Could you be a Barcelona footballer's personal Tweeter for £45,000?

Not too arduous a position…

Is this the best job in the world? MajorPlayers, a marketing recruitment consultancy, is advertising for a "Social Media Reporter", which will "give you the opportunity to report and manage the global social media activity for a huge football star… creating and sharing updates via social media channels including Facebook and Twitter" for a salary of £35,000 – £45,000.

Yes, you could have been paid £45,000 to be someone's Twitter butler.

The requirements are arduous — but not that arduous:

You need to keep the community in touch with the player during the playing season, as well as off season, with both on and off the pitch related content. You should have proven skills in social media and community management and development or solid skills in content and social journalism. Since you need to engage credibly with this sporting community, an excellent knowledge of football and a clear passion for the sport will be a distinct advantage. You must be bilingual with excellent writing and grammar in both Spanish and English and be happy to travel every week – usually to away games within Europe but sometimes further afield.

The job is based in Barcelona, which gives some hint as to who you might be ghosting. But could you really get in the head of Messi or Puyol?

Sadly, you'll never be able to find out: the position has already been filled. If someone's Twitter feed suddenly gets much more eloquent and bilingual shortly, we know who to blame…

The Barcelona squad. Photograph: Getty Images

Alex Hern is a technology reporter for the Guardian. He was formerly staff writer at the New Statesman. You should follow Alex on Twitter.

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“The very beautiful, very troubled JANE”: quoting scripts to highlight film industry sexism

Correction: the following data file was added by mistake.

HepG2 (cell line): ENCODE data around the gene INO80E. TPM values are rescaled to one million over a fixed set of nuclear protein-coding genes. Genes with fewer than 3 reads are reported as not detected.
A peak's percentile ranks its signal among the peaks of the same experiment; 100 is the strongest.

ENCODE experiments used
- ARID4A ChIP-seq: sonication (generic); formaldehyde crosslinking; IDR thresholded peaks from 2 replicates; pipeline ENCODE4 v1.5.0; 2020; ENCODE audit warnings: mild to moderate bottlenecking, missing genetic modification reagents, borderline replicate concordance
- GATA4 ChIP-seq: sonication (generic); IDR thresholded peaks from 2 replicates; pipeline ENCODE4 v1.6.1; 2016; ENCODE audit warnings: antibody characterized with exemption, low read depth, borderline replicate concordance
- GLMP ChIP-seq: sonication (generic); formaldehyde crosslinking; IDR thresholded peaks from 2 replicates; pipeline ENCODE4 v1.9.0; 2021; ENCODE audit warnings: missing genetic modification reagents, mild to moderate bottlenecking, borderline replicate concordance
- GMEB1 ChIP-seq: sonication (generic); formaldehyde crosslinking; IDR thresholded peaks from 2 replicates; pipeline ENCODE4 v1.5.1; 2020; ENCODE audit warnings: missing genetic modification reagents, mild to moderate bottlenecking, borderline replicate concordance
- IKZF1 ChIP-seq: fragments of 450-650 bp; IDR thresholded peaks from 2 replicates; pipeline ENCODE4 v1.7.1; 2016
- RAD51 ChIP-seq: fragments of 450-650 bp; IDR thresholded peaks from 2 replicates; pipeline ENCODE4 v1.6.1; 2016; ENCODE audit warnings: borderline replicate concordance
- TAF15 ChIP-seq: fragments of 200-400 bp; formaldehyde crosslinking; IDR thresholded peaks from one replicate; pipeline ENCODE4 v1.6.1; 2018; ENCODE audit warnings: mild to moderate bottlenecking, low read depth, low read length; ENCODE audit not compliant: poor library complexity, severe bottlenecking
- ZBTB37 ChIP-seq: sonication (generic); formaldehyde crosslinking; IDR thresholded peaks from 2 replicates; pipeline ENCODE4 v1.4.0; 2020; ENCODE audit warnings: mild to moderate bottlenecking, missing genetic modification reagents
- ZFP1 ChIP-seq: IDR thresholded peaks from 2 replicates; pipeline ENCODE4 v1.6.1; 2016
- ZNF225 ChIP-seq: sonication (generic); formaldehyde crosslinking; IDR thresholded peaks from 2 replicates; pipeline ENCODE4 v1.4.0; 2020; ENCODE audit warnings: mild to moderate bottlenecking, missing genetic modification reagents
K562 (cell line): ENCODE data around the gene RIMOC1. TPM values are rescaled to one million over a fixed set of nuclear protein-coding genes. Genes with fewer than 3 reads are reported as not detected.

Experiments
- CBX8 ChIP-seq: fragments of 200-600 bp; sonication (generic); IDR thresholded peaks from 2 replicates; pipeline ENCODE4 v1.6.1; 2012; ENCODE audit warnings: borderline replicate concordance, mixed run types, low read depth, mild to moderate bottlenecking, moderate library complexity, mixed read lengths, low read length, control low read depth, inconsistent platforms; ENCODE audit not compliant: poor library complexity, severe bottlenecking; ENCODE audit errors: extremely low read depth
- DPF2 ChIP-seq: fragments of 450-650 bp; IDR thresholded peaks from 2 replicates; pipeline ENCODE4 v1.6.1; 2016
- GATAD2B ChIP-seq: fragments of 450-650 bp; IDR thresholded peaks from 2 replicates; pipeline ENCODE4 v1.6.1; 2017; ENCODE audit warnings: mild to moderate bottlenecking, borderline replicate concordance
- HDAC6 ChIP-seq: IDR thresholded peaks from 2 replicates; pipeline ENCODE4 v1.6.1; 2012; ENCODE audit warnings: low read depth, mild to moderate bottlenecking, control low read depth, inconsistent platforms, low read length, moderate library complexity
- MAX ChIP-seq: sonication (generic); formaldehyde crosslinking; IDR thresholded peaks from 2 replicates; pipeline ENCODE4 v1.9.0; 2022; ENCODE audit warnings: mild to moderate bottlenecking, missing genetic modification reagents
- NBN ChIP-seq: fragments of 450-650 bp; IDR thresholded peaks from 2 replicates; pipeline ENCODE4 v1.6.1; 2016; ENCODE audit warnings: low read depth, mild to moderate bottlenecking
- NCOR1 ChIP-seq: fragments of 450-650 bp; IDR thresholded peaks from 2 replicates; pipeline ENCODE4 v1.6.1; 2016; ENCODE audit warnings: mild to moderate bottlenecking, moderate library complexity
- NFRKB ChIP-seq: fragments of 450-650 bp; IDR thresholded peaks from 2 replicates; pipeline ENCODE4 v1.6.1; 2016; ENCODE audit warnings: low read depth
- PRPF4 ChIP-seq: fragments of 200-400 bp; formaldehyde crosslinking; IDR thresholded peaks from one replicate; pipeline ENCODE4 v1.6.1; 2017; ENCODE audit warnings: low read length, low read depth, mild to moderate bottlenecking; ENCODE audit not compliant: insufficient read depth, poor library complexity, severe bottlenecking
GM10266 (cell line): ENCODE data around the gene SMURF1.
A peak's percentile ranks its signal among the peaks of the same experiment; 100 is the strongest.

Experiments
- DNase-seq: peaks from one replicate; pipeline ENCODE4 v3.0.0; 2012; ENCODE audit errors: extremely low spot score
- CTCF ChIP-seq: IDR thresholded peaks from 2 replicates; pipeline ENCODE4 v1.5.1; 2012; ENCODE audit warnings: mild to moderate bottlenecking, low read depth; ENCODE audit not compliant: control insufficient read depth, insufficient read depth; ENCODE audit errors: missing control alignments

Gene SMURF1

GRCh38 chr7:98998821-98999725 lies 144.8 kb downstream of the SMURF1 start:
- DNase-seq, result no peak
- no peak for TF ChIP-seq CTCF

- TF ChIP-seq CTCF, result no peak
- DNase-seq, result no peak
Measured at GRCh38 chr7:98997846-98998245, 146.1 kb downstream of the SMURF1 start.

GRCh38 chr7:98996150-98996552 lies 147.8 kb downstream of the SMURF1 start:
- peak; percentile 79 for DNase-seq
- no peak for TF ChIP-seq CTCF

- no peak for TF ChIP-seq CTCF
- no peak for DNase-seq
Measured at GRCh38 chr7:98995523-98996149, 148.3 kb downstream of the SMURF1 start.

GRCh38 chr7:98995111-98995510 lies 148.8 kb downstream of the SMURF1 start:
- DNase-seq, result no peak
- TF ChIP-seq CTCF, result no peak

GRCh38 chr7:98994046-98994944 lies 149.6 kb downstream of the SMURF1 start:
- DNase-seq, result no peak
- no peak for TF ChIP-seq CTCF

A producer is tweeting the introductions for female characters in the scripts he reads, verbatim. It’s not pretty.

Producer Ross Putman was growing tired of clichéd, sexist descriptions of women in film scripts. “The more that I read, the more I started to recognise some pretty awful constants,” he told Jezebel. “Women are first and foremost described as ‘beautiful’, ‘attractive’, or – my personal blow-my-brains-out-favorite, ‘stunning’. I went back and combed through past scripts too, and the patterns were pretty disconcerting.”

After finding himself “posting to Facebook far too often”, Putman decided to start a Twitter page cataloguing every introduction of a female character he found distasteful. The account, @FemScriptIntros, amassed 40,000 followers in days, prompting a kaleidoscope of heated reactions: stunned, angered, not-surprised-but-disappointed.

Reading like bad erotica, the introductions range from hackneyed to surreal, but can be broadly divided into two camps: Jane is either obviously beautiful, or beautiful, but not, like, in an obvious way. “The suggestion is that women are only valuable if they’re ‘beautiful’,” Putman added.

“Changing the names to JANE for me, while maintaining that focus on systemic issues, also – at least, I think – demonstrates how female characters are often thought about in the same, simplistic and often degrading way. [...] Jane has no control over her role in this world – which is far too often to be solely an object of desire, motivating the male characters that actually have agency in the script.”

So, meet Jane, in all her (limited) forms.

Jane: the clear stunner


Jane: gorgeous, but doesn’t know it


Jane: pretty, yet over 25?!


Jane: beautiful, but troubled

Anna Leszkiewicz is a pop culture writer at the New Statesman.